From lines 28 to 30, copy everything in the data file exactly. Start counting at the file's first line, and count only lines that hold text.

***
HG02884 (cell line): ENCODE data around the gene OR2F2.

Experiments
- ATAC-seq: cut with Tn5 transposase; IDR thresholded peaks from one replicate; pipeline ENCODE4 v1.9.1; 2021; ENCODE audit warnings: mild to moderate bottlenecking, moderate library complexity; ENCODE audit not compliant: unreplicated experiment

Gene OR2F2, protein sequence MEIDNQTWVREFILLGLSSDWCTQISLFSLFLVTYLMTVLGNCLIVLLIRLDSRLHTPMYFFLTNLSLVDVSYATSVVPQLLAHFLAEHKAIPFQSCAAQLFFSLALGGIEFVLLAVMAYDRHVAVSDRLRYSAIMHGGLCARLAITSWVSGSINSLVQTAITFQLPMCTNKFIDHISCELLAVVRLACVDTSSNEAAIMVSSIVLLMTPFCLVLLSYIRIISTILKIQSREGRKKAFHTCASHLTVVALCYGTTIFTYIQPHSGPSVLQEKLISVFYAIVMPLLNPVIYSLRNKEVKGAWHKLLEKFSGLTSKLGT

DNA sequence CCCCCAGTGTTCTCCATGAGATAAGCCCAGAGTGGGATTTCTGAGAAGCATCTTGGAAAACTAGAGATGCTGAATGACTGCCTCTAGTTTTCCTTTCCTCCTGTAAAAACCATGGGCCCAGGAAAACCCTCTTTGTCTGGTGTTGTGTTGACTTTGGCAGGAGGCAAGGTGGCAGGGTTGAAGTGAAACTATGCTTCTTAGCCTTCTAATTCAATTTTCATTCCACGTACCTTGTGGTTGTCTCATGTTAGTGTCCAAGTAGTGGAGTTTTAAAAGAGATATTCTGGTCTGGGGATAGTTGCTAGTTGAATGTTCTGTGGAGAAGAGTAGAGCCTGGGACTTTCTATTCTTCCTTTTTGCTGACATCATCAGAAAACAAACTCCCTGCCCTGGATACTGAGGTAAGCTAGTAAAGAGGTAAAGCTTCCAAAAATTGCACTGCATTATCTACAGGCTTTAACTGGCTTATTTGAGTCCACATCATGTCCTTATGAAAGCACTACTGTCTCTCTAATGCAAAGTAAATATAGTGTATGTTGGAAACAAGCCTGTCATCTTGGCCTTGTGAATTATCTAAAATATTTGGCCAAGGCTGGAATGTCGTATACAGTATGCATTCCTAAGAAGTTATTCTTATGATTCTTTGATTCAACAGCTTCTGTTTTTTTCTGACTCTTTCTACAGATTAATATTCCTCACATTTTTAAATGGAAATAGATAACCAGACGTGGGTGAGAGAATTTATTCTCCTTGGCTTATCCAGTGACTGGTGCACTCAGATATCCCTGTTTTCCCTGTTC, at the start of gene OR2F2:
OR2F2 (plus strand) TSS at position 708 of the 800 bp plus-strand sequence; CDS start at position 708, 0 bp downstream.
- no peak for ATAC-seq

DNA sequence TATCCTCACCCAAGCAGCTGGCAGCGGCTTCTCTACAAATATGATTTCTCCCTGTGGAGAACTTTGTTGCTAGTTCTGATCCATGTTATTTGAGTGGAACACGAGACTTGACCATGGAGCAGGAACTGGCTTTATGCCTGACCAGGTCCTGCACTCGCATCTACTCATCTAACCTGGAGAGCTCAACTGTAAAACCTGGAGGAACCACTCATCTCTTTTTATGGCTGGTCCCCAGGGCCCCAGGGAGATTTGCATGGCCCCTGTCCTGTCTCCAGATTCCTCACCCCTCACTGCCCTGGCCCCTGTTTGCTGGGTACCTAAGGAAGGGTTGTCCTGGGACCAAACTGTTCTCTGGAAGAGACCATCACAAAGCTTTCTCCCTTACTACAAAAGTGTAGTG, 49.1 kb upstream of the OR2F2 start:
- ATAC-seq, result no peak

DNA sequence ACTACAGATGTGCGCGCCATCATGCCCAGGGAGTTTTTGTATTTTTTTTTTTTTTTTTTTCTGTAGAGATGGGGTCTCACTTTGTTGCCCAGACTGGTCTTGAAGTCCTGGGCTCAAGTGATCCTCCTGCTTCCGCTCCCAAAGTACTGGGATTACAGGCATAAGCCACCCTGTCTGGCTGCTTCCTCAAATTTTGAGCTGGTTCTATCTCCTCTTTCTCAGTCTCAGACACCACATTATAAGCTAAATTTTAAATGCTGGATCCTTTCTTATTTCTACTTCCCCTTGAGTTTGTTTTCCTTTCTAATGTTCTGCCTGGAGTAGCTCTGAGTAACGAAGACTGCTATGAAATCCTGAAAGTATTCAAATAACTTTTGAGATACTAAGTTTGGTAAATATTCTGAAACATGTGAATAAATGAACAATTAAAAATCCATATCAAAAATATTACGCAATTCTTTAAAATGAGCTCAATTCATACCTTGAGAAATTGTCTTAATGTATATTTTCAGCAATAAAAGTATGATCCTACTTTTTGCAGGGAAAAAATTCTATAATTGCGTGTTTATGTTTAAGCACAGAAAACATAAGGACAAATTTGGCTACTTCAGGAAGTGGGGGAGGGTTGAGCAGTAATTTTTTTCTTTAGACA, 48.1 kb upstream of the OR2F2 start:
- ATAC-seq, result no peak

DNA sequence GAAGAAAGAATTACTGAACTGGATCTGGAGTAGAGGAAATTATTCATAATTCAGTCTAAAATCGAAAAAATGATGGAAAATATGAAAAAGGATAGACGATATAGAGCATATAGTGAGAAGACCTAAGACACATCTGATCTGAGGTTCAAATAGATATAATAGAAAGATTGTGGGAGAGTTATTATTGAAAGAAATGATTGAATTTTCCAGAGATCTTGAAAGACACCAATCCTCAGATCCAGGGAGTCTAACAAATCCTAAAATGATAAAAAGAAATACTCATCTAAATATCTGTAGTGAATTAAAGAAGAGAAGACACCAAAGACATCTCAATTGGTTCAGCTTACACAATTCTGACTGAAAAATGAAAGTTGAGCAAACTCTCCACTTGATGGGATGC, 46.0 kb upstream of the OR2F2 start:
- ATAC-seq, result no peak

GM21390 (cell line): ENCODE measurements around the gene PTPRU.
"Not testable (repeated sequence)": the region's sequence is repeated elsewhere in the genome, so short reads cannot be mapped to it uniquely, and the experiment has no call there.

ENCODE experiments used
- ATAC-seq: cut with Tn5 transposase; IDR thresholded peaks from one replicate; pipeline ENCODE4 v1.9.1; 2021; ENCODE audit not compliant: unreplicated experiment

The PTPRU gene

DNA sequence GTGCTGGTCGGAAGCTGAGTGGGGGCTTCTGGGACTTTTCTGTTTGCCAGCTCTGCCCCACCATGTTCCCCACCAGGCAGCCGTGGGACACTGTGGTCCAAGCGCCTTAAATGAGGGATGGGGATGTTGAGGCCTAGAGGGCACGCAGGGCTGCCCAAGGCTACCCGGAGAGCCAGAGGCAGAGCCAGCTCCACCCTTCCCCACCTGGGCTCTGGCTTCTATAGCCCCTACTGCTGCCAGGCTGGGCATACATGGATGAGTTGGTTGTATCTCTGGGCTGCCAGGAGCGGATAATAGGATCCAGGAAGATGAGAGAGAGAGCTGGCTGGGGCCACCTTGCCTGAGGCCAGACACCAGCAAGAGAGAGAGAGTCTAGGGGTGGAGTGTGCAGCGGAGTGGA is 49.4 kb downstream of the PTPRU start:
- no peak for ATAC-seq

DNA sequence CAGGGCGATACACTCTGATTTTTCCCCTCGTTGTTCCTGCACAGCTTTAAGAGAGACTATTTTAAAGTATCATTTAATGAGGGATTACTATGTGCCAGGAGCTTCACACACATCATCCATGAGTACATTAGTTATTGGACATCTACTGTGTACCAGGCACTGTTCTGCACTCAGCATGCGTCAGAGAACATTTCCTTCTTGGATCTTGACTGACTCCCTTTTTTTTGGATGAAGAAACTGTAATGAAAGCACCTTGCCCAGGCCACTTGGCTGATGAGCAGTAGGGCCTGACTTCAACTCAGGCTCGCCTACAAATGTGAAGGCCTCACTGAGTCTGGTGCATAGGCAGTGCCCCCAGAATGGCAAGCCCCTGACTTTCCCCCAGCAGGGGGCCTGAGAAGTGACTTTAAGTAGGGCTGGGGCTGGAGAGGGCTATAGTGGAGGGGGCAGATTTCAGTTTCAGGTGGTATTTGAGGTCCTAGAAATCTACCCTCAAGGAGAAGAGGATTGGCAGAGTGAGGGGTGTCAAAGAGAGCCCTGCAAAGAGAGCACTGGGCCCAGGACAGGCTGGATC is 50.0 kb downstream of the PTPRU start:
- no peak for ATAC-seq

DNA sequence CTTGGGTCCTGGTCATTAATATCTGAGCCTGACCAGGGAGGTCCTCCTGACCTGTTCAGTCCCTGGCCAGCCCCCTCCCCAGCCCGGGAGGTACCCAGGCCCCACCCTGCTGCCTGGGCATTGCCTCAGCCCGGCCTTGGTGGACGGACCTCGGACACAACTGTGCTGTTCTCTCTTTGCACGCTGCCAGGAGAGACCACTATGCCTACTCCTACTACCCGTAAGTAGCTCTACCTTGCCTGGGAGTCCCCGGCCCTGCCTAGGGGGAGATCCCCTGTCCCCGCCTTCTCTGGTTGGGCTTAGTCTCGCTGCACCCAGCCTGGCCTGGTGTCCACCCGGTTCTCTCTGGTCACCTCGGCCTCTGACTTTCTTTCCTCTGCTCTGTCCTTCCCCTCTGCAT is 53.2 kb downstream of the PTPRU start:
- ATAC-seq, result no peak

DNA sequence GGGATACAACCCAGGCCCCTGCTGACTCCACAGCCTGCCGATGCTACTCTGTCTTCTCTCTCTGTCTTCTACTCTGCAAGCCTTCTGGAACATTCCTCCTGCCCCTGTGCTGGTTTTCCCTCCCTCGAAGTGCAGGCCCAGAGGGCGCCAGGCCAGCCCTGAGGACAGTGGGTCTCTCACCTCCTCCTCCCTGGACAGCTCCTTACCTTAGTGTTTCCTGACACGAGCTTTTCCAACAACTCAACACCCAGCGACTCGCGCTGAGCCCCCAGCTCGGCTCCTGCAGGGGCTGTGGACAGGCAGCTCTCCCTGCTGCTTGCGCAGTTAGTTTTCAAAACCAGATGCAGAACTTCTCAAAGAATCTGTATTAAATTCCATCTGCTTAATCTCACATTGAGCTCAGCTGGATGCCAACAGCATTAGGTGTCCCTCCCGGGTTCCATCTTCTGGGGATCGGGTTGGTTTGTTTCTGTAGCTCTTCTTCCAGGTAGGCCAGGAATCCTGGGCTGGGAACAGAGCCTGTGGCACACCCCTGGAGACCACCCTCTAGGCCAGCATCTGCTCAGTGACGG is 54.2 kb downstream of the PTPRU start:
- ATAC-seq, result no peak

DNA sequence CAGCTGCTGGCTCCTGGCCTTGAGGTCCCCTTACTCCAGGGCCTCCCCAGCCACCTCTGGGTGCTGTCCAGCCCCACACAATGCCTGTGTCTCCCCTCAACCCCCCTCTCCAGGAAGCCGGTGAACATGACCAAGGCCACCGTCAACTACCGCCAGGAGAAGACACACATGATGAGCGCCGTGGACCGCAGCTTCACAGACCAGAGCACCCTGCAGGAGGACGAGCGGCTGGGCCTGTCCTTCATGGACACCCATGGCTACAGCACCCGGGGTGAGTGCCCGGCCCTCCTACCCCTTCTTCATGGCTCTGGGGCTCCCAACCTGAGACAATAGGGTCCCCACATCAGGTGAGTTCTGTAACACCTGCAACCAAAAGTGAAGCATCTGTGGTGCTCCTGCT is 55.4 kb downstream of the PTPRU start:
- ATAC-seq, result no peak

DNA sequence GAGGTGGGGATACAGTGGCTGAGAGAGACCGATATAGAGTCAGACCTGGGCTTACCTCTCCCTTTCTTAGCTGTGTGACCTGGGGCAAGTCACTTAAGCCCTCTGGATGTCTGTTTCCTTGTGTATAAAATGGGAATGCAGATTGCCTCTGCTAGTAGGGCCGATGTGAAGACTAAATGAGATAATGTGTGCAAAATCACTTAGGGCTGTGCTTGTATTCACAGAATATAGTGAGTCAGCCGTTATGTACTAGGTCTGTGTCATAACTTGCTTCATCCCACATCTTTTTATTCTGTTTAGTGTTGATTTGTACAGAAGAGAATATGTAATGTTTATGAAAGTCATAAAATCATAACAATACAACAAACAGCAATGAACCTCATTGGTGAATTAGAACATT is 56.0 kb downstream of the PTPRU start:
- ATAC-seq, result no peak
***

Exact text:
- ATAC-seq, result no peak

DNA sequence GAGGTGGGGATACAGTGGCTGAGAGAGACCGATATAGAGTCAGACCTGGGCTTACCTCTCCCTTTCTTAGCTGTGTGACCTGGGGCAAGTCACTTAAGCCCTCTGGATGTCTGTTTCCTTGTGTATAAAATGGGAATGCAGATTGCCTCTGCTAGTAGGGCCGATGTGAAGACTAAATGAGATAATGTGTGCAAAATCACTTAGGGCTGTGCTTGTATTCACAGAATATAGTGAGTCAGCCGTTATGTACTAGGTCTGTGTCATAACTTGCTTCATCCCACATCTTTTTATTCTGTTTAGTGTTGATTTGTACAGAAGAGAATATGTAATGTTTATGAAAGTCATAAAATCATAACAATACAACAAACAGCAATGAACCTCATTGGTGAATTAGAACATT is 56.0 kb downstream of the PTPRU start:
- ATAC-seq, result no peak